Vigil, March Held to Call for End to Violent Crimes
Posted April 27, 2007
Durham, N.C. — Friends, relatives and strangers gathered Friday night to remember people whose lives were lost to violence and to call for change.
Nearly 100 people showed up for a vigil and a march against crime sponsored by the Durham Police Department. Most of the marchers had the same message: End violence, especially gang violence, in Durham now.
"My sister-in-law, Janet Abaroa, was murdered two years ago here in Durham. We just felt it was important to support this walk against crime," Connie Christiansen said. "It helped to be able to feel like you're supporting others and try not to focus too much on what you're going through."
Abaroa, a 25-year-old mother, was stabbed to death in her Durham home two years ago Thursday. The case remains unsolved.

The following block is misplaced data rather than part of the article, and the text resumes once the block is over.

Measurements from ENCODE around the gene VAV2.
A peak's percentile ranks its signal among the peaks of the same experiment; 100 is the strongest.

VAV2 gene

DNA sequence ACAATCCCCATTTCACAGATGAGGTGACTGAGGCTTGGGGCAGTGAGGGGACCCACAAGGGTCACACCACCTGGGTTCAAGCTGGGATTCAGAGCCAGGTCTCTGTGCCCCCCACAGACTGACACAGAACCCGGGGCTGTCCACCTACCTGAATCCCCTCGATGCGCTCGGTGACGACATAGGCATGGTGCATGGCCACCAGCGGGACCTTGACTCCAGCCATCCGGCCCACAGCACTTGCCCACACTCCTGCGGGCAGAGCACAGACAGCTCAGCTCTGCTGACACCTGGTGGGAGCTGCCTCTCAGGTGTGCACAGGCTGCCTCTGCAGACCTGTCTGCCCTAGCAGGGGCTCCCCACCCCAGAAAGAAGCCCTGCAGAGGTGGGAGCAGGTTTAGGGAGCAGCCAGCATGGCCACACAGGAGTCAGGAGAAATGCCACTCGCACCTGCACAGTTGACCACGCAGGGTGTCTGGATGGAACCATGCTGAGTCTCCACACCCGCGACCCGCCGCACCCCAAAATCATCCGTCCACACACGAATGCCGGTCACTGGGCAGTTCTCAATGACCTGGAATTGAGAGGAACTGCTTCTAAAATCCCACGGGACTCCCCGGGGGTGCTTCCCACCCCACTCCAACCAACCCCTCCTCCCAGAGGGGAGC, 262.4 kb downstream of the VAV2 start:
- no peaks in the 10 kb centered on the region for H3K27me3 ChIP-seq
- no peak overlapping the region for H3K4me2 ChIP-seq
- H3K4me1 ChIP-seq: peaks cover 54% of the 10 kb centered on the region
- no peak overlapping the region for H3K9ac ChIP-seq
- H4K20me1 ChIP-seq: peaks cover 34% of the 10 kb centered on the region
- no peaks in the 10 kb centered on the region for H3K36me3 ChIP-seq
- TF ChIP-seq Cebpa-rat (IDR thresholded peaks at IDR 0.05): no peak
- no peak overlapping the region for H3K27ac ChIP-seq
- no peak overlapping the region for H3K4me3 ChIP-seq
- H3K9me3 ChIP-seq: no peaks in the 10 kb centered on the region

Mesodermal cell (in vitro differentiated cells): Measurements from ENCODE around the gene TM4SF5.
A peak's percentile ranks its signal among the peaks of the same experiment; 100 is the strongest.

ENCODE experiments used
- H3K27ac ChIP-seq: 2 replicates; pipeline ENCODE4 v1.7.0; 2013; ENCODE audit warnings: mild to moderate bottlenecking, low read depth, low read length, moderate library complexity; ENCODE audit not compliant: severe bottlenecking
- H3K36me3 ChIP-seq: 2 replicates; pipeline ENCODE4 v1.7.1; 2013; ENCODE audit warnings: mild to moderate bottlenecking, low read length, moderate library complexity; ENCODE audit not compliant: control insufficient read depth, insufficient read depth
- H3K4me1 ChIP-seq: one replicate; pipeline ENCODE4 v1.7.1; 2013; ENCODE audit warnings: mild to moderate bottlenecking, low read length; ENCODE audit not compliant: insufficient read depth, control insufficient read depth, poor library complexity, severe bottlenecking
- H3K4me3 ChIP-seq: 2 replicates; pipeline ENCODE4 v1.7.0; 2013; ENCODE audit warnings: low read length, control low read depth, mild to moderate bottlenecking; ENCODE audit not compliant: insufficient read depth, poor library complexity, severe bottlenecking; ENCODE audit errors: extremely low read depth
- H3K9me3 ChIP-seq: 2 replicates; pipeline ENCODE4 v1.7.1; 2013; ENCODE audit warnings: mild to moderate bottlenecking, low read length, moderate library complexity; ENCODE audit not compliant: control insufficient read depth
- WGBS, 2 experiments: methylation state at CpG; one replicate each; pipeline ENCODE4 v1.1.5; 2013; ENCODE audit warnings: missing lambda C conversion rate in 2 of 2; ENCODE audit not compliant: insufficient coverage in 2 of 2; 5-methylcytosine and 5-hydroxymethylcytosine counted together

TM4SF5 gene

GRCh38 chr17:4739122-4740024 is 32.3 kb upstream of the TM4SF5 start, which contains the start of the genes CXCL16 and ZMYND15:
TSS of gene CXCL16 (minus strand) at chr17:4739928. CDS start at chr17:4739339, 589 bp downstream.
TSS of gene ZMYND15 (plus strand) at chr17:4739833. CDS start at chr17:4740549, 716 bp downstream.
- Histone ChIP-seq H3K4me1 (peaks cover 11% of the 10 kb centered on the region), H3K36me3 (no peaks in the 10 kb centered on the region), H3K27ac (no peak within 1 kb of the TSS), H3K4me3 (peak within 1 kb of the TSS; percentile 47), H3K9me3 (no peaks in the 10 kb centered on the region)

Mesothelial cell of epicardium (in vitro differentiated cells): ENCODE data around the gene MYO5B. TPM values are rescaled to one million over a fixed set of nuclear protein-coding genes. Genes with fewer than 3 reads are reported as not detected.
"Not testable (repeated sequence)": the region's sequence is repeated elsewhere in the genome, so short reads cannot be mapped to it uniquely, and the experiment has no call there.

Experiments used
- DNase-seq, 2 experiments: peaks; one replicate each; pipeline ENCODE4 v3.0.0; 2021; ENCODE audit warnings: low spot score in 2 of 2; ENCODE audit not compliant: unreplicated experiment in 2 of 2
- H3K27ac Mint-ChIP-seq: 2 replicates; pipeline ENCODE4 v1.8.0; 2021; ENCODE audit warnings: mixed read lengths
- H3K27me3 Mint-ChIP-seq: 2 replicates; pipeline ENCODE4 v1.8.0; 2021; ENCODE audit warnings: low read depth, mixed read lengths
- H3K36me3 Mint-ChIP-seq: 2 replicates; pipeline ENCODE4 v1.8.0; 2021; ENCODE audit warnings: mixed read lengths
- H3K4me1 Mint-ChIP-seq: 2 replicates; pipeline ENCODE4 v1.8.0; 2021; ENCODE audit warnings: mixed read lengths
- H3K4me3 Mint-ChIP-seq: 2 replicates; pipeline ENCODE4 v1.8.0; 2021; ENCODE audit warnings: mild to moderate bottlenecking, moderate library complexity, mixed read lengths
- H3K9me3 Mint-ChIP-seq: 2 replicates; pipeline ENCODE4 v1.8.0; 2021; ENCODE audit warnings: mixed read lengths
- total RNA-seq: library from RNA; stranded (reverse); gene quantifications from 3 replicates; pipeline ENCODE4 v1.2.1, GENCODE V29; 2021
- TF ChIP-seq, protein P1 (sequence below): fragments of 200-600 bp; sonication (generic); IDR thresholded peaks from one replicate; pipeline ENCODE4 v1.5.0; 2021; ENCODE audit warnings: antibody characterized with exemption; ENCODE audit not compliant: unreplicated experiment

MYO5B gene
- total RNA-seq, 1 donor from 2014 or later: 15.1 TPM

Twelve-year-old Jamal Lowery's mother was murdered in January 1996, and he still can't describe what life is like without her.
"I don't know. Many of you may be thinking, 'How don't you?' Well, I just don't," Jamal told those in attendance.
Many students from North Carolina Central University took part to show support for fallen classmates near and far.
"I just came out to show my love and support for Virginia Tech victims," student Jevon Rogers said.
"It's always a good time to show support for people that have been victims of violence, and violence that happened on our campus, Ms. Denita Smith, as well," student Tafari Higgins said.
Smith, an N.C. Central graduate student from Charlotte, was fatally shot outside her apartment in January. A Greensboro woman who police say was obsessed with Smith's fiance has been charged with murder in the case.
"When you see the suffering like we've seen this evening, you can't go back tomorrow to business as usual. We're going to have to really come together as a community ... to bring about change," Durham Police Chief Steve Chalmers said.
The police department also will host a Saturday banquet for crime victims.